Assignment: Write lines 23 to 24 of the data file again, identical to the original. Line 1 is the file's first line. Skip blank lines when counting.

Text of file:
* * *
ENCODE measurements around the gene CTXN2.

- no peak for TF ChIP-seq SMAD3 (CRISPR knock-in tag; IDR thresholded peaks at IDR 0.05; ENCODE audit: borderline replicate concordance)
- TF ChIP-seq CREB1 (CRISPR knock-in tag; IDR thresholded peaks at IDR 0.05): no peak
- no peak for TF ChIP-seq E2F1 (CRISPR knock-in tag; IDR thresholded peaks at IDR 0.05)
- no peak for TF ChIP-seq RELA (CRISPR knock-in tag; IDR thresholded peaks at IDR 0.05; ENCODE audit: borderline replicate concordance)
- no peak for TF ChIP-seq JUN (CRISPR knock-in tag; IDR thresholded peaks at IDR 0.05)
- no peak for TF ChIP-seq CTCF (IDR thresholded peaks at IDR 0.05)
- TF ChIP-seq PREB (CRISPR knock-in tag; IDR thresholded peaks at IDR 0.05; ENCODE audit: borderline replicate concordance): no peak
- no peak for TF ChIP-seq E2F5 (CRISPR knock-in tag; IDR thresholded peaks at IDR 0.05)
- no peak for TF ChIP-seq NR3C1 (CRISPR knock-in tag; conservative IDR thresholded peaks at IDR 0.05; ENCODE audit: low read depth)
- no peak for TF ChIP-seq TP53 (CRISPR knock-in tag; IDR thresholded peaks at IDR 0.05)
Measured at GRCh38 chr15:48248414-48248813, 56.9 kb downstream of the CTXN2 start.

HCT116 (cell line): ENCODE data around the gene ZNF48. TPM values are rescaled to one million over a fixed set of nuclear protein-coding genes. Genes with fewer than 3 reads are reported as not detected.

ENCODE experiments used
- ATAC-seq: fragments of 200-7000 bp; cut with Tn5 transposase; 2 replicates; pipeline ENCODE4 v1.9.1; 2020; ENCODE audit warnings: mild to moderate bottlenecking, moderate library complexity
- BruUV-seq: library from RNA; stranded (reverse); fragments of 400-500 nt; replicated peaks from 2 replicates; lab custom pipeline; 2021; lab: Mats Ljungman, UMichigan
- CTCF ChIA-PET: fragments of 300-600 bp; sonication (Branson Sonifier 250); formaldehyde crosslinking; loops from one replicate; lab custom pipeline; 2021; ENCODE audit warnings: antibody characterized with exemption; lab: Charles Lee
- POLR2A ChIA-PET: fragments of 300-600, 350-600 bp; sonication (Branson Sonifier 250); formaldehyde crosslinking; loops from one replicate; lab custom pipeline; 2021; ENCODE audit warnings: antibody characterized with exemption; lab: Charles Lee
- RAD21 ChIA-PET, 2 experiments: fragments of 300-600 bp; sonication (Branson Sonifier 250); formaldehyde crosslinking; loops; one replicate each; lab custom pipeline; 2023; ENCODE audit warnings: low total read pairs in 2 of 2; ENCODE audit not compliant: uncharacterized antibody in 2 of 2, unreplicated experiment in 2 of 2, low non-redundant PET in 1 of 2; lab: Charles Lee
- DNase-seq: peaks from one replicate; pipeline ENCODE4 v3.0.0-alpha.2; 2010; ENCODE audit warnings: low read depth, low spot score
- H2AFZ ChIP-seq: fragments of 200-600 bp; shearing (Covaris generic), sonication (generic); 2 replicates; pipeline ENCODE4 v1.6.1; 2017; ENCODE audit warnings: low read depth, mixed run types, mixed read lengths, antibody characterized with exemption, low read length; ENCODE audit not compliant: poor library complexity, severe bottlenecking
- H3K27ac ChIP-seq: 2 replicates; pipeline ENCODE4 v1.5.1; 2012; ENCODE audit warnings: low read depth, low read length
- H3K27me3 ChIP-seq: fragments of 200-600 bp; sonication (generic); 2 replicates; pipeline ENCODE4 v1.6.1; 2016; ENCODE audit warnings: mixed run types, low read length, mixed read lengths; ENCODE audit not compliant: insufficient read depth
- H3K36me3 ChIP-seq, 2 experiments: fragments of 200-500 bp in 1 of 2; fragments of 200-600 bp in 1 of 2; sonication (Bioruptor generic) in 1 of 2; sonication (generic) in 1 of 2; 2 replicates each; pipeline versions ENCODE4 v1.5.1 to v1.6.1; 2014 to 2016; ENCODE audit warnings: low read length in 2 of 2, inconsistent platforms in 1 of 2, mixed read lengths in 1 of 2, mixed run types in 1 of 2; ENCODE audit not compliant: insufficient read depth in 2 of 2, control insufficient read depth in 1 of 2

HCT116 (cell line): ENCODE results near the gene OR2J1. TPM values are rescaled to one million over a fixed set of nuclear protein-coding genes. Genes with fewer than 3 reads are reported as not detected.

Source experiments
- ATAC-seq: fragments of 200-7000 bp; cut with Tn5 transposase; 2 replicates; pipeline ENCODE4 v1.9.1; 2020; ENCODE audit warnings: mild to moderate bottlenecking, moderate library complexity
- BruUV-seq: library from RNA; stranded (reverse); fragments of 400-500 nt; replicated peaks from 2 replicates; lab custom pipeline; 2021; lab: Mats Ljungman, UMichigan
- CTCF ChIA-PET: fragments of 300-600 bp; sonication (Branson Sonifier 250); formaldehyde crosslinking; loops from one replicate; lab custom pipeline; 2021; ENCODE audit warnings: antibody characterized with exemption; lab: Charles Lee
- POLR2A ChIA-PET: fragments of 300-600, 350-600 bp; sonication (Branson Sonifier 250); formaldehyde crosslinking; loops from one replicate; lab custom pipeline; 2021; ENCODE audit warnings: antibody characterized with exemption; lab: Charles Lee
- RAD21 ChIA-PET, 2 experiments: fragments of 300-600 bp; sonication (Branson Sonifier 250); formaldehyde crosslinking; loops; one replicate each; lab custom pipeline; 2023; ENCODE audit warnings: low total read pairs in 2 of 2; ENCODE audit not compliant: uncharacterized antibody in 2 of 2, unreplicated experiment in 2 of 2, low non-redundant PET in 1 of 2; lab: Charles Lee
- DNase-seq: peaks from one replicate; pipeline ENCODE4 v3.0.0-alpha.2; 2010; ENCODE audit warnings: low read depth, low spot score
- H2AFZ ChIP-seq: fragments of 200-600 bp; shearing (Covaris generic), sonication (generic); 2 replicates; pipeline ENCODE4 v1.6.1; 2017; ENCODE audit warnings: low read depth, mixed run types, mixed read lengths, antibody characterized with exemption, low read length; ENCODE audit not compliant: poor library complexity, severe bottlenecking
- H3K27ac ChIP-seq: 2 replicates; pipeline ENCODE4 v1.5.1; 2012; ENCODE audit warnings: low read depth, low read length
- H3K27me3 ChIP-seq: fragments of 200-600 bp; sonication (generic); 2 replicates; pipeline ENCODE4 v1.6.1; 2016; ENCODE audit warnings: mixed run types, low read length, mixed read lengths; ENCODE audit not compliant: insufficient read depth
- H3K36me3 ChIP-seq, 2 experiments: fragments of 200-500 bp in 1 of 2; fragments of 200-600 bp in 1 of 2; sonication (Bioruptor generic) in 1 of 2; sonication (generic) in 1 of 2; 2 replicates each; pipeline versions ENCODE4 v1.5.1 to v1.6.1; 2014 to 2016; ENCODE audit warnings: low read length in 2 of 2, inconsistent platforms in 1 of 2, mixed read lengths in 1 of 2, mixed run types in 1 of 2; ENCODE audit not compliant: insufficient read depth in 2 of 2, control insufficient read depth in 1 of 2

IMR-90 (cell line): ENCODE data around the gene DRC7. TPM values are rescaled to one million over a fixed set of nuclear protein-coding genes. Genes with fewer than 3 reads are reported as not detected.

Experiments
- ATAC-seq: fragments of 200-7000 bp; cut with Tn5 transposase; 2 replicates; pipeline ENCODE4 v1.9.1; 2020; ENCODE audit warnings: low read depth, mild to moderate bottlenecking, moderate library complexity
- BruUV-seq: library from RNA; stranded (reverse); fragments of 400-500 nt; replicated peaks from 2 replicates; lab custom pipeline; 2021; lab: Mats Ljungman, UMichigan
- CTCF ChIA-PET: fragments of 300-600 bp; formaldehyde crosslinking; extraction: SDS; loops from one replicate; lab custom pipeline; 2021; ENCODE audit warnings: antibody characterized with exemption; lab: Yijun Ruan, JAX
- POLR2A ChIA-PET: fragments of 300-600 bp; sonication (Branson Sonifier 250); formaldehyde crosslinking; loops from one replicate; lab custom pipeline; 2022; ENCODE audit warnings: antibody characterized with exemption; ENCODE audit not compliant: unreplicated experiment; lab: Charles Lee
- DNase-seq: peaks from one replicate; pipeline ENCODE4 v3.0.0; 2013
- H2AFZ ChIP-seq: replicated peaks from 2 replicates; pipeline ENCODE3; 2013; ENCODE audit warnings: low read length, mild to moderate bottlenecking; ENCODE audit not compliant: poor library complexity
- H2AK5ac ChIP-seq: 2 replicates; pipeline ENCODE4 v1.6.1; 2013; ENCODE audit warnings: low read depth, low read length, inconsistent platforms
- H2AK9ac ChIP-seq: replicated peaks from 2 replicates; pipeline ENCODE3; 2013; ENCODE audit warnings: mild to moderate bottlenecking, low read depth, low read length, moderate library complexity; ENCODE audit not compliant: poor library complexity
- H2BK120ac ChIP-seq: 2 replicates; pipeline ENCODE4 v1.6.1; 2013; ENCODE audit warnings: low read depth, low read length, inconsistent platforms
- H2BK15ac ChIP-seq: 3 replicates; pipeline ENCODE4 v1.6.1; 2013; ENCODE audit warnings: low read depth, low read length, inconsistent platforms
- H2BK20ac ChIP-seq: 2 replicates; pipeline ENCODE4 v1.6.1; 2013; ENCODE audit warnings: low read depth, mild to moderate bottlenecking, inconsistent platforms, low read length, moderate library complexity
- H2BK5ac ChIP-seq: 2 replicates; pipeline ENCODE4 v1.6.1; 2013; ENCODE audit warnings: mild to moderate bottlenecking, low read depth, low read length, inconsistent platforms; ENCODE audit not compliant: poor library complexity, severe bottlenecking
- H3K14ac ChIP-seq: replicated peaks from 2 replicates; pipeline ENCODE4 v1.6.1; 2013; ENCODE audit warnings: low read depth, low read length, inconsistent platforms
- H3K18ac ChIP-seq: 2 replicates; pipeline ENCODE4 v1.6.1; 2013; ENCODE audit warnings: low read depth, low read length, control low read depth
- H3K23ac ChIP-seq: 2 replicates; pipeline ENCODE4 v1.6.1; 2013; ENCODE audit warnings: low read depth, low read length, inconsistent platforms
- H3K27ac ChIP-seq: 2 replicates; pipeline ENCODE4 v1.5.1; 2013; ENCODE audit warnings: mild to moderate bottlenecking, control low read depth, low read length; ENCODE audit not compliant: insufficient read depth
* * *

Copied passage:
- H3K27me3 ChIP-seq: fragments of 200-600 bp; sonication (generic); 2 replicates; pipeline ENCODE4 v1.6.1; 2016; ENCODE audit warnings: mixed run types, low read length, mixed read lengths; ENCODE audit not compliant: insufficient read depth
- H3K36me3 ChIP-seq, 2 experiments: fragments of 200-500 bp in 1 of 2; fragments of 200-600 bp in 1 of 2; sonication (Bioruptor generic) in 1 of 2; sonication (generic) in 1 of 2; 2 replicates each; pipeline versions ENCODE4 v1.5.1 to v1.6.1; 2014 to 2016; ENCODE audit warnings: low read length in 2 of 2, inconsistent platforms in 1 of 2, mixed read lengths in 1 of 2, mixed run types in 1 of 2; ENCODE audit not compliant: insufficient read depth in 2 of 2, control insufficient read depth in 1 of 2